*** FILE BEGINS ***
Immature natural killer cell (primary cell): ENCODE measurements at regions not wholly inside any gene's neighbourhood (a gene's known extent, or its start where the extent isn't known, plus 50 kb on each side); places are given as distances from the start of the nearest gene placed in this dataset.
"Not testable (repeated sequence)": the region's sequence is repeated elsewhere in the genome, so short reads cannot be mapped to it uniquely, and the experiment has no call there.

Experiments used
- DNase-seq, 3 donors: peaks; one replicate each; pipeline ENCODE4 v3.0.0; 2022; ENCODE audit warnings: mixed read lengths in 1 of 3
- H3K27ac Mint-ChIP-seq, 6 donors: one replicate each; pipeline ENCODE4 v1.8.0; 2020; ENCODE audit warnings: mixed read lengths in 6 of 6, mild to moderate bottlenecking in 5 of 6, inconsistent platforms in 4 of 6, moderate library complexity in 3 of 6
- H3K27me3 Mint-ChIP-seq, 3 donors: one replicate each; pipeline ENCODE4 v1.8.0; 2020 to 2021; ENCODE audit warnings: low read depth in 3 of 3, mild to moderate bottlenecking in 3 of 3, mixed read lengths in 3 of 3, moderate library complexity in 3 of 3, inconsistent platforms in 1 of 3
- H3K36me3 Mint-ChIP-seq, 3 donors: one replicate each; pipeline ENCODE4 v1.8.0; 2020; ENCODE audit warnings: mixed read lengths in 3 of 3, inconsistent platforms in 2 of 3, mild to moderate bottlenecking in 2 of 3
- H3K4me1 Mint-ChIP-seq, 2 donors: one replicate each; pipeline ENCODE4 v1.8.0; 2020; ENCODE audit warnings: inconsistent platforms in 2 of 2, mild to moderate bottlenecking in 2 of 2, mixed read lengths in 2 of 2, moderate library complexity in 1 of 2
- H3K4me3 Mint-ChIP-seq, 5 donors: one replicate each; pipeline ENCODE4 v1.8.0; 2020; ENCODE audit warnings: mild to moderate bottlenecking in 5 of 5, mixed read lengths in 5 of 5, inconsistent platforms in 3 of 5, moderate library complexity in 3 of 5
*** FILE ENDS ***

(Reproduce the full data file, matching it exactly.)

Immature natural killer cell (primary cell): ENCODE measurements at regions not wholly inside any gene's neighbourhood (a gene's known extent, or its start where the extent isn't known, plus 50 kb on each side); places are given as distances from the start of the nearest gene placed in this dataset.
"Not testable (repeated sequence)": the region's sequence is repeated elsewhere in the genome, so short reads cannot be mapped to it uniquely, and the experiment has no call there.

Experiments used
- DNase-seq, 3 donors: peaks; one replicate each; pipeline ENCODE4 v3.0.0; 2022; ENCODE audit warnings: mixed read lengths in 1 of 3
- H3K27ac Mint-ChIP-seq, 6 donors: one replicate each; pipeline ENCODE4 v1.8.0; 2020; ENCODE audit warnings: mixed read lengths in 6 of 6, mild to moderate bottlenecking in 5 of 6, inconsistent platforms in 4 of 6, moderate library complexity in 3 of 6
- H3K27me3 Mint-ChIP-seq, 3 donors: one replicate each; pipeline ENCODE4 v1.8.0; 2020 to 2021; ENCODE audit warnings: low read depth in 3 of 3, mild to moderate bottlenecking in 3 of 3, mixed read lengths in 3 of 3, moderate library complexity in 3 of 3, inconsistent platforms in 1 of 3
- H3K36me3 Mint-ChIP-seq, 3 donors: one replicate each; pipeline ENCODE4 v1.8.0; 2020; ENCODE audit warnings: mixed read lengths in 3 of 3, inconsistent platforms in 2 of 3, mild to moderate bottlenecking in 2 of 3
- H3K4me1 Mint-ChIP-seq, 2 donors: one replicate each; pipeline ENCODE4 v1.8.0; 2020; ENCODE audit warnings: inconsistent platforms in 2 of 2, mild to moderate bottlenecking in 2 of 2, mixed read lengths in 2 of 2, moderate library complexity in 1 of 2
- H3K4me3 Mint-ChIP-seq, 5 donors: one replicate each; pipeline ENCODE4 v1.8.0; 2020; ENCODE audit warnings: mild to moderate bottlenecking in 5 of 5, mixed read lengths in 5 of 5, inconsistent platforms in 3 of 5, moderate library complexity in 3 of 5